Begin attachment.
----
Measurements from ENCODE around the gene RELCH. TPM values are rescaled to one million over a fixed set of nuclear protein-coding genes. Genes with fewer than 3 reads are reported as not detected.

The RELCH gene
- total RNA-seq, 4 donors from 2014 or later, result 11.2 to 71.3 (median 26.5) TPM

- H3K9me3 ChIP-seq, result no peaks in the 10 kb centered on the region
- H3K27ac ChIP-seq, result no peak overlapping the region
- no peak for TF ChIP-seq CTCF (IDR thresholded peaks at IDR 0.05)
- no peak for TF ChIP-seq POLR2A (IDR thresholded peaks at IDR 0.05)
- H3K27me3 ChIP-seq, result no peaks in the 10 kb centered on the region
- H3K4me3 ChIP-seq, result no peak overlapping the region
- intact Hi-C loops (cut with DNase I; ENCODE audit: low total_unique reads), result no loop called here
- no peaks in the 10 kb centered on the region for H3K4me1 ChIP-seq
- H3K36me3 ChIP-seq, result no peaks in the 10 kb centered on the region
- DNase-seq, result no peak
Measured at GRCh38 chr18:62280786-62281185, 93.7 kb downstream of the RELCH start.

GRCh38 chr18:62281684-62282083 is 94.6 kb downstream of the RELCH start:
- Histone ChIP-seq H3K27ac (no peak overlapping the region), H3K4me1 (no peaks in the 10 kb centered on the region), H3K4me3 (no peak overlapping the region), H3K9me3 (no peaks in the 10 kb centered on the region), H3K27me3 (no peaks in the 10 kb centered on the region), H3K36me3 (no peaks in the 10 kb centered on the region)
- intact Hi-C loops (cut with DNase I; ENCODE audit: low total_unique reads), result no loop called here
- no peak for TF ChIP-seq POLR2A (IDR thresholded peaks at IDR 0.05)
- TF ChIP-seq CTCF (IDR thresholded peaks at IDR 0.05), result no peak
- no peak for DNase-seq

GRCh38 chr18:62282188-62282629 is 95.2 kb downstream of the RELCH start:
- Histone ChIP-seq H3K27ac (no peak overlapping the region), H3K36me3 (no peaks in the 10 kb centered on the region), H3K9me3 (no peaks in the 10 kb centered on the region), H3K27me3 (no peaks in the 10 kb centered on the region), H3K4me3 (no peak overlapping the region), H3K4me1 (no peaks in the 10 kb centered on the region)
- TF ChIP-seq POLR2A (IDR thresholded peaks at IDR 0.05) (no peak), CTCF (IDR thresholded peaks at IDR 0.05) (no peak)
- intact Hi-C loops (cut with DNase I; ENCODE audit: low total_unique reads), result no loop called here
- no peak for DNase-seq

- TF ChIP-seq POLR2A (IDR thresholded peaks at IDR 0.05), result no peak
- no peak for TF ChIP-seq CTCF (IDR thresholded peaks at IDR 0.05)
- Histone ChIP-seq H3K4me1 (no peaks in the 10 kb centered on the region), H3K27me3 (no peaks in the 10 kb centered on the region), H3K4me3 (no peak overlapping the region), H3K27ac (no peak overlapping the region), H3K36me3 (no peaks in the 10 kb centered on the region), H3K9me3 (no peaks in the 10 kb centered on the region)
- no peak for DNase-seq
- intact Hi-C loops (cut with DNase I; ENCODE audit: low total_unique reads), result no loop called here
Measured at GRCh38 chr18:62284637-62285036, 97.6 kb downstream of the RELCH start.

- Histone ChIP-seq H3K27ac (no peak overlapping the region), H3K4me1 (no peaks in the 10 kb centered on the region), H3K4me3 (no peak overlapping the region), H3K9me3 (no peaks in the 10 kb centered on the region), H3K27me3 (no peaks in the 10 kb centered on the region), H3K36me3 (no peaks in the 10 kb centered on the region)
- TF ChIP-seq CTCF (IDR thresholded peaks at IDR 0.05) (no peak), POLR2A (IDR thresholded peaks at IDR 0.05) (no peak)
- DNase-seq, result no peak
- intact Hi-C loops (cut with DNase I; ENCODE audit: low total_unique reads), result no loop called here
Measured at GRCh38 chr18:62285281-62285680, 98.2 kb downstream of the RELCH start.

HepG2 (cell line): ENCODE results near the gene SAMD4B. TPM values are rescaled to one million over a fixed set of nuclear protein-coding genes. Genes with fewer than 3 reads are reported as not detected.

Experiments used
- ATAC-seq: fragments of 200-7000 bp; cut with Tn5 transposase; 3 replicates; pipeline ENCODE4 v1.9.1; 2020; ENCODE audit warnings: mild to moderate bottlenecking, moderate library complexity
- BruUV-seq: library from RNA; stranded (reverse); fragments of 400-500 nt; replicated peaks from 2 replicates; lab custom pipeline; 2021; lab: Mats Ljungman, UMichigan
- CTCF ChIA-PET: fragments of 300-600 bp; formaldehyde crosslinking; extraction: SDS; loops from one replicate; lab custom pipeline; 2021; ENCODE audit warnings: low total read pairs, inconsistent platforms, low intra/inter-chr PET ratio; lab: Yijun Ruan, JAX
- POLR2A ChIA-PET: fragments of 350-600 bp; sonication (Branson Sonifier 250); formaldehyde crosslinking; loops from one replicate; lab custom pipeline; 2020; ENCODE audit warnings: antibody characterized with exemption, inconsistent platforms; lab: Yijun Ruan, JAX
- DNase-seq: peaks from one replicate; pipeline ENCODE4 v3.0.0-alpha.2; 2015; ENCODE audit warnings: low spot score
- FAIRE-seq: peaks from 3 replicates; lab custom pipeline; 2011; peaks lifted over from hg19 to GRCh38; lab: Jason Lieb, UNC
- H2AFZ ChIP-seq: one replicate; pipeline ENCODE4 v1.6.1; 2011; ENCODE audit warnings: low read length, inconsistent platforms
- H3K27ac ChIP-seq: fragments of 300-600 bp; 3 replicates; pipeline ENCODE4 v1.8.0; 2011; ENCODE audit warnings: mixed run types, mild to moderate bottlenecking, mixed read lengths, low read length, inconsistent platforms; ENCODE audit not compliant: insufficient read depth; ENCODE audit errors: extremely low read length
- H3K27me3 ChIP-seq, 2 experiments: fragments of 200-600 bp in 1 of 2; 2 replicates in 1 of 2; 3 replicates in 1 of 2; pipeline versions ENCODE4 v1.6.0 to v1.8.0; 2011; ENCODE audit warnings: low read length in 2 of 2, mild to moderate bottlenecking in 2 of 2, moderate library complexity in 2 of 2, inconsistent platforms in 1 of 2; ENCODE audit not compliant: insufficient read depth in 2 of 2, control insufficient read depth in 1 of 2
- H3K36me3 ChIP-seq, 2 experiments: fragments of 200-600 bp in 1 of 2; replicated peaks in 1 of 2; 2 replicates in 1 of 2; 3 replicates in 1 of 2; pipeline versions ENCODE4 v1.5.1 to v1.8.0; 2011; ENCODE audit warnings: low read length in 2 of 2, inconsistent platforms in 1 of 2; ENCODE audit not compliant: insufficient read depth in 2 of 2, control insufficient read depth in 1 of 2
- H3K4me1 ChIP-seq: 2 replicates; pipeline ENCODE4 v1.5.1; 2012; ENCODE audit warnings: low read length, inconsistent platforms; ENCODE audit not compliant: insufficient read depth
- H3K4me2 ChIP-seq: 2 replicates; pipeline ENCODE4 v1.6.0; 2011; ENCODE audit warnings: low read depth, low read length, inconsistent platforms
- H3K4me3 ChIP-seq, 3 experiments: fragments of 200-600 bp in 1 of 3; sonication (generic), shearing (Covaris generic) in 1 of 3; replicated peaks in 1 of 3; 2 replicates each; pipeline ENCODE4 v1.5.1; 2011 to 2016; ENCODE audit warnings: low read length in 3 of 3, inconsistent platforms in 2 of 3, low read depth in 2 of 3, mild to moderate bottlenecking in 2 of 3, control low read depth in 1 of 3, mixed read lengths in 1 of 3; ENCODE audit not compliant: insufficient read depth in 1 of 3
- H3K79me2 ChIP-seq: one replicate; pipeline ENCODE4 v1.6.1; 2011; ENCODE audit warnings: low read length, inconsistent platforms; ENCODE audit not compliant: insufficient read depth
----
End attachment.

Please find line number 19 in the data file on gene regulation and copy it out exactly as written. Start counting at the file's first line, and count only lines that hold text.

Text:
- TF ChIP-seq CTCF (IDR thresholded peaks at IDR 0.05), result no peak